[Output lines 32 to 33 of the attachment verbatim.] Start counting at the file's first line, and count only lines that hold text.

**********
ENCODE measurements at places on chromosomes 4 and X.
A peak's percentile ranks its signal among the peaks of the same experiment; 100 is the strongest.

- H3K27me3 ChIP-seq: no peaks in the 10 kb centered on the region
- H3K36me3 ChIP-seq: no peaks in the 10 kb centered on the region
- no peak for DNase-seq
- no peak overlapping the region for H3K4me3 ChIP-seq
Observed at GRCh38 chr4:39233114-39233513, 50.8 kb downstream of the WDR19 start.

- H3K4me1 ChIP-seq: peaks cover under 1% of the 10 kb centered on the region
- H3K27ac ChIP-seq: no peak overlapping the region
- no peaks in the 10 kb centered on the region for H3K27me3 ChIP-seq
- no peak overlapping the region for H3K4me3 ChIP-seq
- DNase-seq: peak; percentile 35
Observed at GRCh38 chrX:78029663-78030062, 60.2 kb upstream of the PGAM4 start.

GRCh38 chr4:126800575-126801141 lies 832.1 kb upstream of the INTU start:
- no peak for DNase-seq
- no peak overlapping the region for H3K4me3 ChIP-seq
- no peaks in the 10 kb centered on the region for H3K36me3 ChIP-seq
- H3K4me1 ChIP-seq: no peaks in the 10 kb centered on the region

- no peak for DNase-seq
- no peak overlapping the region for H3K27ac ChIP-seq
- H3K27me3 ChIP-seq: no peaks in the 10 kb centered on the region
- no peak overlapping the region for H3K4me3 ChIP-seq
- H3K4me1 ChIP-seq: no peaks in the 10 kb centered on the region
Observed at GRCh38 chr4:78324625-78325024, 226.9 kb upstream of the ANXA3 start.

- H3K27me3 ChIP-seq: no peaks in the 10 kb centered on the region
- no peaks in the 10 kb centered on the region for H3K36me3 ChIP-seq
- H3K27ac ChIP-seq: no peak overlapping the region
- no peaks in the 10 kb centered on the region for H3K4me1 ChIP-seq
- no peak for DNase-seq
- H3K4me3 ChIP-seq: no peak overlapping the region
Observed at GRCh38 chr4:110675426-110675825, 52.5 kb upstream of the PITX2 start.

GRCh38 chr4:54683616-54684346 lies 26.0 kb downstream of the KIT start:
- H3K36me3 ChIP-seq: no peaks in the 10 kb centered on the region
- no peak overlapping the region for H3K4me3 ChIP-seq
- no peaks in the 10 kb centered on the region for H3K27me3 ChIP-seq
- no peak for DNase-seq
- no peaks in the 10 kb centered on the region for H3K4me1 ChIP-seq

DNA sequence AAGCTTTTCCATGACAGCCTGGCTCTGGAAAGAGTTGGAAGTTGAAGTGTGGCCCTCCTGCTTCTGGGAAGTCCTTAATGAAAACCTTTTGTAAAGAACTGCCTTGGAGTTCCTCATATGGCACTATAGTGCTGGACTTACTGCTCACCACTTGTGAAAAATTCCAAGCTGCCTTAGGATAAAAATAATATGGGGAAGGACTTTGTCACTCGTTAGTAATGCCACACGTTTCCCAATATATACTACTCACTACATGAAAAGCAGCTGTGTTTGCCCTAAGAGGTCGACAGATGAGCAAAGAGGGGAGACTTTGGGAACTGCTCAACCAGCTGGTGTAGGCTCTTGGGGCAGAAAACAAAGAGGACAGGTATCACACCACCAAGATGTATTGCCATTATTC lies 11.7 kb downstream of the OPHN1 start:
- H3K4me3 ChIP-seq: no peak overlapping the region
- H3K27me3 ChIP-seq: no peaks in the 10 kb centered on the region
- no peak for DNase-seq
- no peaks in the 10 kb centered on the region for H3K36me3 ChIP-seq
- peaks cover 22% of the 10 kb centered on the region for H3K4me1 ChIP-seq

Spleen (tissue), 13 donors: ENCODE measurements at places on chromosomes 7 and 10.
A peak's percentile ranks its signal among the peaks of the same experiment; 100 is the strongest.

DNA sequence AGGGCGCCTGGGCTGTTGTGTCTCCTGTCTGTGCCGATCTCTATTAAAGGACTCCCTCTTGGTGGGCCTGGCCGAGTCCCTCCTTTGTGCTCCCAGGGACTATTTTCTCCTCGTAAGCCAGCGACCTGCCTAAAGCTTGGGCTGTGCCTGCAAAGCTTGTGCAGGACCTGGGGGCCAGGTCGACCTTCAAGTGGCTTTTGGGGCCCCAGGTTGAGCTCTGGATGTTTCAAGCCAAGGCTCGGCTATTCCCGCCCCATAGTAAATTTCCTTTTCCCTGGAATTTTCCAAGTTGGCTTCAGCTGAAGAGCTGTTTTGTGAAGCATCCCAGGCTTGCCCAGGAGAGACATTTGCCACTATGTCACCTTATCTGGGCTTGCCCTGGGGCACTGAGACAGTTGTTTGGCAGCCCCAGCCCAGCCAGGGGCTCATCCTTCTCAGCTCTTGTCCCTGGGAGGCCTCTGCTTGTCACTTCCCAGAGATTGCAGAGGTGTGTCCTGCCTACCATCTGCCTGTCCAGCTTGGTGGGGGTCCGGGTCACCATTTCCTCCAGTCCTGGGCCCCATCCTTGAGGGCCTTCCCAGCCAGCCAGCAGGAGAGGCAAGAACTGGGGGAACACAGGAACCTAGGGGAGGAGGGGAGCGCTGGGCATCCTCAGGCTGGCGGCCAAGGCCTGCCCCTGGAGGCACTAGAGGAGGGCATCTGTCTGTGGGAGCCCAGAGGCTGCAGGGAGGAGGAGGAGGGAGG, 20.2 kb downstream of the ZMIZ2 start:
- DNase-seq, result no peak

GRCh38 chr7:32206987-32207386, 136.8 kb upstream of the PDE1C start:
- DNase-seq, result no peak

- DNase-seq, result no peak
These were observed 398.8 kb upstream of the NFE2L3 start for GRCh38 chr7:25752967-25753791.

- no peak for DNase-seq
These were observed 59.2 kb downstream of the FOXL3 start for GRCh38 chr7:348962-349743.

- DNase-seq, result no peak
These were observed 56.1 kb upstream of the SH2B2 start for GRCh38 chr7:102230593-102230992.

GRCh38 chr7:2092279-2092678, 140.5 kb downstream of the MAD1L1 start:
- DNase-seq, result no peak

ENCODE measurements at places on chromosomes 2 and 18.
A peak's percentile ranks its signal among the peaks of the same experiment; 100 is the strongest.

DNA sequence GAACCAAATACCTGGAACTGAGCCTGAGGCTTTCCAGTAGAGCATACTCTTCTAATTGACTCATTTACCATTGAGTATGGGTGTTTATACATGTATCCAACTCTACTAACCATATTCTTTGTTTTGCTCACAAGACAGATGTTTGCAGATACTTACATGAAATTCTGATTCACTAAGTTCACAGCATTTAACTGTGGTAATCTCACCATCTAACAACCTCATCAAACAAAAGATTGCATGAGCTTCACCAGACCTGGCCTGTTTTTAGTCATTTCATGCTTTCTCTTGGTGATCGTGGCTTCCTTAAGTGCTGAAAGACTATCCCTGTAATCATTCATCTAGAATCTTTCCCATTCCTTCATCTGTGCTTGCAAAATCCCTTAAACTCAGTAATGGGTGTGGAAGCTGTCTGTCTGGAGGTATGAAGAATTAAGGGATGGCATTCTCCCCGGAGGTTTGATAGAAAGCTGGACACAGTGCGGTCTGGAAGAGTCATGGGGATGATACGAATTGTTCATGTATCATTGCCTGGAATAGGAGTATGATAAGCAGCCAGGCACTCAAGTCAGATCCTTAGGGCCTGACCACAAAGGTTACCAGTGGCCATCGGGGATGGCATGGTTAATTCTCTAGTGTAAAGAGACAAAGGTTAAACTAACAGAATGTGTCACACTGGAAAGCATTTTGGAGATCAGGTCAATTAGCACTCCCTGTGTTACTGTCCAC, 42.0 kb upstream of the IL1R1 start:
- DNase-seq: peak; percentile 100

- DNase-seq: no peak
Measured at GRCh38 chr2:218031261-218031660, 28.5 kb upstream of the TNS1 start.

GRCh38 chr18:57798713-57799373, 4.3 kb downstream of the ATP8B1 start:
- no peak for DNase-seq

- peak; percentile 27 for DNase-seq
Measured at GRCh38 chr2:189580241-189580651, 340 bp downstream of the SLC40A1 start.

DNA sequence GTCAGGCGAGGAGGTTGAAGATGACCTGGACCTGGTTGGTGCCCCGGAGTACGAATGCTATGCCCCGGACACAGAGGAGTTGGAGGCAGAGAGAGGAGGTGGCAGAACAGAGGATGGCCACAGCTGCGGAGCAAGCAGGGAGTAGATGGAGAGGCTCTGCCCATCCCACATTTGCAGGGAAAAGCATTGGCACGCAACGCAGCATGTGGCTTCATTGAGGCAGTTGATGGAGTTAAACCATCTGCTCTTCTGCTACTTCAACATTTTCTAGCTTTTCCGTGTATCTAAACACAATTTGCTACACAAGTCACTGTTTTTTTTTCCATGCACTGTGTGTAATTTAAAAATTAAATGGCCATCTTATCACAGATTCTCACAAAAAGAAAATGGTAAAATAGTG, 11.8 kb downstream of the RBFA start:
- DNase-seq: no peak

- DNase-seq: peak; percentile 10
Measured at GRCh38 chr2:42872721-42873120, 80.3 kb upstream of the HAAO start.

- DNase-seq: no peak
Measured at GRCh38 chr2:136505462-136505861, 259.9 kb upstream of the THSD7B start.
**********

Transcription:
GRCh38 chr4:54683616-54684346 lies 26.0 kb downstream of the KIT start:
- H3K36me3 ChIP-seq: no peaks in the 10 kb centered on the region